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Issue 10 - A Journal of Letters and Life
I Used to Work on a Liquor Truck
by Terry Jacobus
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I quit teaching highschool because I kept leaving my body. So I took a job on a liquor truck down by the stockyards. It was sorta ironic. One day I was in the classroom, the next day on the street. They paired me with an American Indian named Calico, a full-blooded Cherokee who had a personal attraction for Four Roses. One day while we were on the road we passed a black sedan with tinted windows.
     "You know who's in there?" Calico says.
     "Indian assassins."
     "What do you mean?" I said.
     He just stared at me and took a hit out of his pint.
     "I used to teach," I said.
     "I'm from real school," he replied, smiling to show off the gold cap he had up front.
     We made three downtown stops but most of our liquor action was on Chicago's West Side. It was Christmas time, so tension and tempers were running high.
     So now we're headin' west and it's startin' to snow while Calico is nearin' the end of his first bottle. We finally stop in front of Happy Liquors when he asks me to pick up another pint as I waltz in with a two-wheeler stacked with VO. The place was packed. The boys lined up at different intervals like pinball bumpers. I was catching eyeballs from deep beneath the eight-ball rack as I did the barroom slalom avoiding any accidental contact. My scanners were set on one of the boys who was playin' with a broken beer bottle until the bartender caught my attention.
     "Hey boy, I didn't order any of that liquor."
     "That liquor's free," another guy added.
     "This stuff has to be signed for or I've got to take it back," I said.
     "Leave the booze and take yourself back," somebody said.
     General laughter.
     Now I didn't want to be a stupid hero, but something deep within me didn't want to be joker for a day either. I was determined to complete my VO mission, so I pressed on.
     "Where you think you're goin'?"
     "I told you, you don't sign, I gotta take it back."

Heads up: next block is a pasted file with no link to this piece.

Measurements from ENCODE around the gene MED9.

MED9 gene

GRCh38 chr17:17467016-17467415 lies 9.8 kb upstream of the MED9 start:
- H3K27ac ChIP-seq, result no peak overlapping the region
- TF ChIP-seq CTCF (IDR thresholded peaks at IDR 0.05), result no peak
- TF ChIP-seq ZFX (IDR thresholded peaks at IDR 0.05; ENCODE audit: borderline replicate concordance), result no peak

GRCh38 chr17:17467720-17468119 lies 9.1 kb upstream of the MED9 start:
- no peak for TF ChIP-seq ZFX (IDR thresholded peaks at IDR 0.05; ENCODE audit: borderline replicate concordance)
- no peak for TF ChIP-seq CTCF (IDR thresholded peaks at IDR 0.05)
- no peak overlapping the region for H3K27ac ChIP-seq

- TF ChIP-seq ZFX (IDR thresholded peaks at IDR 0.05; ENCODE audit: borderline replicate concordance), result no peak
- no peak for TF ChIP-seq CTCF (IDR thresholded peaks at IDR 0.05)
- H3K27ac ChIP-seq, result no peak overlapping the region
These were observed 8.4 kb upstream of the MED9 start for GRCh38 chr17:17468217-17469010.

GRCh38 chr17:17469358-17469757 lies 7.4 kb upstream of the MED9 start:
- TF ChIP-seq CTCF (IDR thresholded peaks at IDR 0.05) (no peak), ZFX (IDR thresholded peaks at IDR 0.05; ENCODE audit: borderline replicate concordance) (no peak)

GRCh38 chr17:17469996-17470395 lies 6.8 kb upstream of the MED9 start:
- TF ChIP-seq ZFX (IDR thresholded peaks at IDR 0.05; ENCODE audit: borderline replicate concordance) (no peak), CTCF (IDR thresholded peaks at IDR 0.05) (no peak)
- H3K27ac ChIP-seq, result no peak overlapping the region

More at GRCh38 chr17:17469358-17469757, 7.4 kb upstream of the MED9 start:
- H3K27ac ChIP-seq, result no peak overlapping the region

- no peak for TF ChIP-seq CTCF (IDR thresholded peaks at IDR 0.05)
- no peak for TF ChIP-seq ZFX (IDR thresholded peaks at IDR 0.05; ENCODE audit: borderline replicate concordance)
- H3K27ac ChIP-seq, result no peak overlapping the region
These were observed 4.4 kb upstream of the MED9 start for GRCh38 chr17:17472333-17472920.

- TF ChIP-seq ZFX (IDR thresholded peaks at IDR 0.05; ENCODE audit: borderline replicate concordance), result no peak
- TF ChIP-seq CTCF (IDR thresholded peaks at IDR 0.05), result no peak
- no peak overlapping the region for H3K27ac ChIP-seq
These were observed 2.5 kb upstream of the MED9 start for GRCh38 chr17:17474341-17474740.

"Let me see what you've got," the bartender said. "Maybe I can use it."
     I knew they were playin' but I didn't know how far the game could go.
     "Look man, I don't want any trouble, I'm just a white guy on welfare."
     "Ain't no white people on welfare unlessin' you trash and your teeth to white to be trash."
     "I'm a blues man," I said.
     "Oh, a blues man too. This boy's got everything."
     "I think we should test this blues man for his liquor," an eight-baller added..
     I stood in well guarded silence.
     "Okay blues man, who wrote Mojo ?"
     "McKinley Morganfield," I said.
     "You don't know shit. It was Muddy Waters."
     "Takes a sliver of a blues man that don't know Muddy Waters."
     "Muddy Waters' real name was McKinley Morganfield," I replied.
     "Blues men don't have real names," the bartender kicked back.
     "We should hurt this smart white bitch!" A yuletide voice shot out.
     "Who did Bad Sign ?" the bartender says.
     "King," I say.
     "Which King?"
     "King Albert."
     "Robert Johnson."
     "Okay white heat how bout' Spoonful?"
     "Willie Dixon. Can you please sign now? We've got a lot of stops to make."
     "Youse askin' him white blues. You gotta make it harder."
     The storm clouds gathered and growled. But in the spirit of the times, the bartender was satisfied and signed the invoice.
     I unloaded the VO thinking of B.B. King's Never Make Your Move Too Soon.
     As I wove my way back outside everyone seemed to freeze with anticipation.
     Outside the snow made everything seem clean and different. Calico was asleep at the wheel, so I gave him a hard nosed wake up call.
     "Lets get the fuck out," I said.
     "Did you get my pint?"
     "Forget about that, I got nothin' but trouble."
     "What's the matter?"
     "Black man on warpath." I said.
     He gave me the gold toothed smile, started up the truck and we took off.
     I told him what happened inside was mostly harmless jive but it was better to be on the safe side.
     "We were on the safe side before the white man came," Calico said, with that Four Roses look in his eyes.
     Two weeks later, on New Year's Eve, Calico took two in the chest. I would have been with him that day but some German driver picked me as his helper first. We worked the northern suburbs and ended up at a place called Brenda's for a New Year's celebration.
     Brenda and I became close New Year's friends.
     There were two people at Calico's funeral, me and some Native American elder who never spoke. They cremated Calico in Uptown and even though it was against the law they scattered his ashes in Lake Michigan.
     Sometimes I go to that spot and meditate when I need to get in touch.
     Sometimes I hope prayers and blues can really make things better.

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